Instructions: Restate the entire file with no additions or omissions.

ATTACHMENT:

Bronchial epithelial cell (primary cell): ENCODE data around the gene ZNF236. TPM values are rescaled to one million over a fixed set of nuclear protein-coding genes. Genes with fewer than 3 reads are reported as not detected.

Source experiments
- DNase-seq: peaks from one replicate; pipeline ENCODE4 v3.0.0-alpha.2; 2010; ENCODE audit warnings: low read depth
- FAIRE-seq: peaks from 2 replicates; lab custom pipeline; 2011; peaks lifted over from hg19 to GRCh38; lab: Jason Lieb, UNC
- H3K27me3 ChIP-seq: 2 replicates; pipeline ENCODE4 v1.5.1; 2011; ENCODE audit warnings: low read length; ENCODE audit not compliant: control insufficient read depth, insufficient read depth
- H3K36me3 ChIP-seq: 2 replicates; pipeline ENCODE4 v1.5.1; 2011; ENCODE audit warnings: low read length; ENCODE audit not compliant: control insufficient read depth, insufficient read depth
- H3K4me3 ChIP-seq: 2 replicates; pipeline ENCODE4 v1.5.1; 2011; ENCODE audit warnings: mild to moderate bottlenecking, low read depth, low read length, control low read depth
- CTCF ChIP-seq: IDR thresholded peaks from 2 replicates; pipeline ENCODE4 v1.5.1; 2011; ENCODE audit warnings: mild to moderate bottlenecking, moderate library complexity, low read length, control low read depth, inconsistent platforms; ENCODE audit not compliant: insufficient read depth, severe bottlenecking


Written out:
Bronchial epithelial cell (primary cell): ENCODE data around the gene ZNF236. TPM values are rescaled to one million over a fixed set of nuclear protein-coding genes. Genes with fewer than 3 reads are reported as not detected.

Source experiments
- DNase-seq: peaks from one replicate; pipeline ENCODE4 v3.0.0-alpha.2; 2010; ENCODE audit warnings: low read depth
- FAIRE-seq: peaks from 2 replicates; lab custom pipeline; 2011; peaks lifted over from hg19 to GRCh38; lab: Jason Lieb, UNC
- H3K27me3 ChIP-seq: 2 replicates; pipeline ENCODE4 v1.5.1; 2011; ENCODE audit warnings: low read length; ENCODE audit not compliant: control insufficient read depth, insufficient read depth
- H3K36me3 ChIP-seq: 2 replicates; pipeline ENCODE4 v1.5.1; 2011; ENCODE audit warnings: low read length; ENCODE audit not compliant: control insufficient read depth, insufficient read depth
- H3K4me3 ChIP-seq: 2 replicates; pipeline ENCODE4 v1.5.1; 2011; ENCODE audit warnings: mild to moderate bottlenecking, low read depth, low read length, control low read depth
- CTCF ChIP-seq: IDR thresholded peaks from 2 replicates; pipeline ENCODE4 v1.5.1; 2011; ENCODE audit warnings: mild to moderate bottlenecking, moderate library complexity, low read length, control low read depth, inconsistent platforms; ENCODE audit not compliant: insufficient read depth, severe bottlenecking